A Chinese version of this article appeared in the January 16, 2012, edition of Hong Kong Economic Times.

5 Comments to “Elections in Taiwan set the bar for China”

  1. Robert Erhart says:

    fike2308:

    Threatening a tiny Island like Taiwan, shooting missiles before elections, and telling the people that they have no right for self-determination as a national entity and lives under constant military threat if they do.
    I don’t know about you, but that sounds like the definitive if imperialism.

  2. Frankie Fook-lun Leung says:

    It is interesting that the Hong Kong Selection is not a democratic election. As Chris Patten once said: China like to see an election if she knows who is going to win. Among places ( rather than countries) of the Greater China, Taiwan seems to be the only place where a democratic election is practiced. In Singapore, which has a sizable population of Chinese descent, there were a few opposition party members being elected. That is a healthy sign. In the One Country Two Systems, an election of universal suffrage is still not attainable. What a pity.

  3. fike2308 says:

    most of the time, democracy doesnt work, and it clearly does not work in either hk, or tw. in order for democracy to truly work, people must be informed. currently, taiwanese, along with hongers are amongst the most disinformed people on the globe. taiwan has indeed become a heavily divided province. instead of fighting against each other, they could be working together to achieve some kind of common goal. it’s pretty obvious to me that the dpp, and kmt split in taiwan is caused by the u.s/ned because it is just one of their typical sepratist movements that they have going around the world. i think whats most shameful about hk is not its elections but how it has maintained as a colony of the gwailo even after it was returned to China. it’s one thing if imperialism is forced on you, but it’s an entirely different matter when you actually want imperialism. dont you find it shameful that most of hk’s wealth is going into the pockets of foreign bankers?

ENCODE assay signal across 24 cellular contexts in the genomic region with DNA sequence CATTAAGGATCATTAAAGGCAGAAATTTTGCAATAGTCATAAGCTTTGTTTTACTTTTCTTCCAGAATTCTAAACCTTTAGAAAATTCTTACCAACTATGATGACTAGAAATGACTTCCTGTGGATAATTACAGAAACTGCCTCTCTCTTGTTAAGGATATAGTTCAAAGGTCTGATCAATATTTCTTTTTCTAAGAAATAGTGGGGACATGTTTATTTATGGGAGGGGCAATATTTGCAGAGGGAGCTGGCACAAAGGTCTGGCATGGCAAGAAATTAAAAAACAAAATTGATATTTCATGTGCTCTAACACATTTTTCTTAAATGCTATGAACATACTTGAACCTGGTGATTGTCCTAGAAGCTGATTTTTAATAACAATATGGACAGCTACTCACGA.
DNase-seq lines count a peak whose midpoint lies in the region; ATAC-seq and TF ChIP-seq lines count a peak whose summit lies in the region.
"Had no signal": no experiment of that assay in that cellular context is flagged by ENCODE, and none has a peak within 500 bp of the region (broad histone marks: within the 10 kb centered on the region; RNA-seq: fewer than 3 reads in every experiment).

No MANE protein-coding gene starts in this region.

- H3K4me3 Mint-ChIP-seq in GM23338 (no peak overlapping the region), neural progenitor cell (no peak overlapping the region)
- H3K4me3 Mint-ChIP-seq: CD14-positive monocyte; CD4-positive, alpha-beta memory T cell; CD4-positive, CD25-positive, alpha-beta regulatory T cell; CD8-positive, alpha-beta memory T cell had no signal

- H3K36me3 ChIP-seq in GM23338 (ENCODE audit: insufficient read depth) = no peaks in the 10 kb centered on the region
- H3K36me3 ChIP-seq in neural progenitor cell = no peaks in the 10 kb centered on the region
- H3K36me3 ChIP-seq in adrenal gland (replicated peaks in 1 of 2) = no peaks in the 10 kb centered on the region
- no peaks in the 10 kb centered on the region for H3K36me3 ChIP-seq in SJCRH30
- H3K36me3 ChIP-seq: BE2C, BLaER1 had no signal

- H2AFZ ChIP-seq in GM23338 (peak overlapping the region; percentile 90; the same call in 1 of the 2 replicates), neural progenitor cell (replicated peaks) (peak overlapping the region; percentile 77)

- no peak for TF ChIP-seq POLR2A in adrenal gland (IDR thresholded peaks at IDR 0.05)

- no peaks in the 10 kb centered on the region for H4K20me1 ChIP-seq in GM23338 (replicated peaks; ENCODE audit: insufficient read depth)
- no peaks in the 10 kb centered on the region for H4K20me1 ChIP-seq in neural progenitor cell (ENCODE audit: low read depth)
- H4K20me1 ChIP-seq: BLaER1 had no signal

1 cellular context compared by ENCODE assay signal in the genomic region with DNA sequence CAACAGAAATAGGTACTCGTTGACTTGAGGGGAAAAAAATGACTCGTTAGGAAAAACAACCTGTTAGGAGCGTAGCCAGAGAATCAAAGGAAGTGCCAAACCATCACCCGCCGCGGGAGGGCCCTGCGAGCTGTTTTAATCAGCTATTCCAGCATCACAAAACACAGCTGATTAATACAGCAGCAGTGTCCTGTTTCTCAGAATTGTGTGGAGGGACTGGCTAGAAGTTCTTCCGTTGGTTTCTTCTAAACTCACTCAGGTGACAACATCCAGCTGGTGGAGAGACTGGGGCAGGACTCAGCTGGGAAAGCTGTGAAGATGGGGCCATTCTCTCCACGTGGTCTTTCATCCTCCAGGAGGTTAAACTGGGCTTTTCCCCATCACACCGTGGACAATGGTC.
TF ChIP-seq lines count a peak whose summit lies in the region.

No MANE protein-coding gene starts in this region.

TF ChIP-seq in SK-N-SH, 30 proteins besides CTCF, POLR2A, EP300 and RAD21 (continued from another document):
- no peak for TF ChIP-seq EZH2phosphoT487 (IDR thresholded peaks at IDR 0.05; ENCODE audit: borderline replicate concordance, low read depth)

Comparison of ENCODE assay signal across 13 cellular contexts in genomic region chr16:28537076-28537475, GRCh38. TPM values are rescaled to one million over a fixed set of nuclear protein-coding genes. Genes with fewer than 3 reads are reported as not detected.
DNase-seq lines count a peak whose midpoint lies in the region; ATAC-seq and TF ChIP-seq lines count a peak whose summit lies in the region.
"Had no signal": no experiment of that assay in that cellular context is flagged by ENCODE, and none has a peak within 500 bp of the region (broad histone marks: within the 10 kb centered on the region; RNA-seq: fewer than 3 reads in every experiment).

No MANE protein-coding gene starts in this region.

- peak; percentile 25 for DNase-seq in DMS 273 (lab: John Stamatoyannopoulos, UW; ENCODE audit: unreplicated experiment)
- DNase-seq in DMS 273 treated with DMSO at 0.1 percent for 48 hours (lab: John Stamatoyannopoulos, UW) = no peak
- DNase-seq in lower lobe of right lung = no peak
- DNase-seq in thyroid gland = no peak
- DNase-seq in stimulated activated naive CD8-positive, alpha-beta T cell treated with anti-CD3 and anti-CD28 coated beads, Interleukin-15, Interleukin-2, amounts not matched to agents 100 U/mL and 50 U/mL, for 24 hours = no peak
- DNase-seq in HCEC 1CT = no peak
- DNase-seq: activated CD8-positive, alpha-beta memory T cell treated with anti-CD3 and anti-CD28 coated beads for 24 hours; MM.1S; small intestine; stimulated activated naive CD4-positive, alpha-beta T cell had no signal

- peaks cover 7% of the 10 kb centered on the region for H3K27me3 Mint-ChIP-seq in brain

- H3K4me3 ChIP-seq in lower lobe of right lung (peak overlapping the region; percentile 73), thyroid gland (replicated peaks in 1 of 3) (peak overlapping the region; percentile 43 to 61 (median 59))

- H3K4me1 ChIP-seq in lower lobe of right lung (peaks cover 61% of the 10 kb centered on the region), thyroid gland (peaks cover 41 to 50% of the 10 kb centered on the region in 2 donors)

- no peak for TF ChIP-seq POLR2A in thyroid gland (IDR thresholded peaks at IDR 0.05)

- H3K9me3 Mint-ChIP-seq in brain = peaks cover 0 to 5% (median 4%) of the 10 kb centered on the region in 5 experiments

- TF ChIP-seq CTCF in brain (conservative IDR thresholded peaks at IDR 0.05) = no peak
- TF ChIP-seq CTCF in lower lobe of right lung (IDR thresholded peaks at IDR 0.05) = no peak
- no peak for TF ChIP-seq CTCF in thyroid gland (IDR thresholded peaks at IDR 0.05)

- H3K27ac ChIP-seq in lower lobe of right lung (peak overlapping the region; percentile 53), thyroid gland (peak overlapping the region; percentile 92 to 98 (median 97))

4. ltlee says:

    The grass always looks greener on the other side. How do Taiwaners regard their democracy?
    In response to Times magazine praising Taiwan democracy, Taiwan’s Chinatimes.com ran an article pointing out the description of the Times article is misleading.
    http://news.chinatimes.com/forum/11051401/112012011100487.html
     ”然而,《時代》雜誌並未彰顯的藍綠兩極撕裂、二元對立問題,在台灣社會卻依然嚴重。原本外界認為(或是期待),個人特質接近的馬英九、蔡英文兩人競爭,加上兩大黨在兩岸關係之外的政見並無嚴重歧異,有可能讓過去幾次大選更加激化的藍綠對立氛圍得以緩解,但事實證明,藍綠陣營的選戰操作仍依循老路,二元對立仍是此次大選的核心命題。
     我們對於這樣的場景已經太過熟悉:為了挺藍或挺綠,很多家庭鬧到父母吵架、兄弟失和,許多好友從此反目、互不往來,同事互動或萬分尷尬或戒慎
    恐懼;久而久之,許多家庭、好友、同事之間只是避談藍綠免傷感情,但這種壓抑並無法消除心裡的二元對立怪獸,表面上和諧更不代表真正的多元與包容。
     於是我們再度看到雲林縣長蘇治芬為了胞兄蘇治灝挺馬而傷心痛苦,身為政治受難者蘇東啟的子女,蘇治芬抬出父親遺訓,建議哥哥要常回老家「去跟
    公媽拜拜,在那邊想想吧」。蘇治芬與蘇治灝此刻的心情,很多人都能理解與感同身受,無奈台灣社會這些年已在不知不覺間喪失了走出二元對立的能力。”
    In short, Taiwan has become a torn society.

  5. gregorylent says:

    bet that “survey” in hong kong conducted by the hku prof three days before the hong kong selection will be disavowed in strong terms? or, stopped?